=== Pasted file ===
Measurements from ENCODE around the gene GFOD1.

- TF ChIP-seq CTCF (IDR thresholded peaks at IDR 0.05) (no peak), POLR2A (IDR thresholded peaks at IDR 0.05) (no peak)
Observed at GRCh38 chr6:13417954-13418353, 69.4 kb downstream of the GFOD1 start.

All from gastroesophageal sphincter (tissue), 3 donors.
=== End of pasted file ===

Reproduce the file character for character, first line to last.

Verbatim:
Measurements from ENCODE around the gene GFOD1.

- TF ChIP-seq CTCF (IDR thresholded peaks at IDR 0.05) (no peak), POLR2A (IDR thresholded peaks at IDR 0.05) (no peak)
Observed at GRCh38 chr6:13417954-13418353, 69.4 kb downstream of the GFOD1 start.

All from gastroesophageal sphincter (tissue), 3 donors.